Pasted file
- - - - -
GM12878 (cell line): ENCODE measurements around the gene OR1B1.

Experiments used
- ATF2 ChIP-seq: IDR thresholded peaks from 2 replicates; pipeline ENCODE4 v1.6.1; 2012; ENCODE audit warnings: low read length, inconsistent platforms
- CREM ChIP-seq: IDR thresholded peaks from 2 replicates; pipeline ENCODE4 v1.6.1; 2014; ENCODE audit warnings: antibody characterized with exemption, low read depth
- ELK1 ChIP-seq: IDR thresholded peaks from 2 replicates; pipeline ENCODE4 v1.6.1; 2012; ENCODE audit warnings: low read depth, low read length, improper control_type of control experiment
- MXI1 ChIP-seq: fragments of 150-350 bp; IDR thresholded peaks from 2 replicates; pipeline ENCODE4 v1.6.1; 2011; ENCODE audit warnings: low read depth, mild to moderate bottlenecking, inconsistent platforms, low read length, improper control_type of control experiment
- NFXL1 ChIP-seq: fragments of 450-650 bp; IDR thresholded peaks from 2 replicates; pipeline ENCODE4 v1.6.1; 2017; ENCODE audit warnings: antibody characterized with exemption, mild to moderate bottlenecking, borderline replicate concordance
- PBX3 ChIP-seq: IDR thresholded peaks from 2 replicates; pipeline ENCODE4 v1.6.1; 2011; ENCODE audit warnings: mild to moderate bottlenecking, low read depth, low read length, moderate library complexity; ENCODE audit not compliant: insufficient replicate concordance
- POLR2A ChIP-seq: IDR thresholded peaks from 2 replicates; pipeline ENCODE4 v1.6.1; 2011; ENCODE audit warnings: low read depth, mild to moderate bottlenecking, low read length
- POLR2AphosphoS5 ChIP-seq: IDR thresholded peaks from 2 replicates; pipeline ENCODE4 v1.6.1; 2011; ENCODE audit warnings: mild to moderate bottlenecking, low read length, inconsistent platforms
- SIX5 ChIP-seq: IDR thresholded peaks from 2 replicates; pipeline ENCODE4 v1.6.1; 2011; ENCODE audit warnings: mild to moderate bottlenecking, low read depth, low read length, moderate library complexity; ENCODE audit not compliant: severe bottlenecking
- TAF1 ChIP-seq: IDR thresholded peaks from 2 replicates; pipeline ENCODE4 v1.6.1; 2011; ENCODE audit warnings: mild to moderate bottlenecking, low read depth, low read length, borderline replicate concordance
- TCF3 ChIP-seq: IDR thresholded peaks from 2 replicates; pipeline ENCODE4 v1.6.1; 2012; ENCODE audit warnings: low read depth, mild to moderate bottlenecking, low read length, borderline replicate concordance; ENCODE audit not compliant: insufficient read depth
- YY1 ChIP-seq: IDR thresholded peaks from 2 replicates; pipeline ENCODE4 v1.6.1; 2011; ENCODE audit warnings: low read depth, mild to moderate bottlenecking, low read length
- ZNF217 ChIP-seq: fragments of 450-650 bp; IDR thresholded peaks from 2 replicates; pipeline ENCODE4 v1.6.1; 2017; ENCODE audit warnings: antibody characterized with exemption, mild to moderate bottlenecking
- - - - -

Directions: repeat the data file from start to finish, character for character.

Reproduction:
GM12878 (cell line): ENCODE measurements around the gene OR1B1.

Experiments used
- ATF2 ChIP-seq: IDR thresholded peaks from 2 replicates; pipeline ENCODE4 v1.6.1; 2012; ENCODE audit warnings: low read length, inconsistent platforms
- CREM ChIP-seq: IDR thresholded peaks from 2 replicates; pipeline ENCODE4 v1.6.1; 2014; ENCODE audit warnings: antibody characterized with exemption, low read depth
- ELK1 ChIP-seq: IDR thresholded peaks from 2 replicates; pipeline ENCODE4 v1.6.1; 2012; ENCODE audit warnings: low read depth, low read length, improper control_type of control experiment
- MXI1 ChIP-seq: fragments of 150-350 bp; IDR thresholded peaks from 2 replicates; pipeline ENCODE4 v1.6.1; 2011; ENCODE audit warnings: low read depth, mild to moderate bottlenecking, inconsistent platforms, low read length, improper control_type of control experiment
- NFXL1 ChIP-seq: fragments of 450-650 bp; IDR thresholded peaks from 2 replicates; pipeline ENCODE4 v1.6.1; 2017; ENCODE audit warnings: antibody characterized with exemption, mild to moderate bottlenecking, borderline replicate concordance
- PBX3 ChIP-seq: IDR thresholded peaks from 2 replicates; pipeline ENCODE4 v1.6.1; 2011; ENCODE audit warnings: mild to moderate bottlenecking, low read depth, low read length, moderate library complexity; ENCODE audit not compliant: insufficient replicate concordance
- POLR2A ChIP-seq: IDR thresholded peaks from 2 replicates; pipeline ENCODE4 v1.6.1; 2011; ENCODE audit warnings: low read depth, mild to moderate bottlenecking, low read length
- POLR2AphosphoS5 ChIP-seq: IDR thresholded peaks from 2 replicates; pipeline ENCODE4 v1.6.1; 2011; ENCODE audit warnings: mild to moderate bottlenecking, low read length, inconsistent platforms
- SIX5 ChIP-seq: IDR thresholded peaks from 2 replicates; pipeline ENCODE4 v1.6.1; 2011; ENCODE audit warnings: mild to moderate bottlenecking, low read depth, low read length, moderate library complexity; ENCODE audit not compliant: severe bottlenecking
- TAF1 ChIP-seq: IDR thresholded peaks from 2 replicates; pipeline ENCODE4 v1.6.1; 2011; ENCODE audit warnings: mild to moderate bottlenecking, low read depth, low read length, borderline replicate concordance
- TCF3 ChIP-seq: IDR thresholded peaks from 2 replicates; pipeline ENCODE4 v1.6.1; 2012; ENCODE audit warnings: low read depth, mild to moderate bottlenecking, low read length, borderline replicate concordance; ENCODE audit not compliant: insufficient read depth
- YY1 ChIP-seq: IDR thresholded peaks from 2 replicates; pipeline ENCODE4 v1.6.1; 2011; ENCODE audit warnings: low read depth, mild to moderate bottlenecking, low read length
- ZNF217 ChIP-seq: fragments of 450-650 bp; IDR thresholded peaks from 2 replicates; pipeline ENCODE4 v1.6.1; 2017; ENCODE audit warnings: antibody characterized with exemption, mild to moderate bottlenecking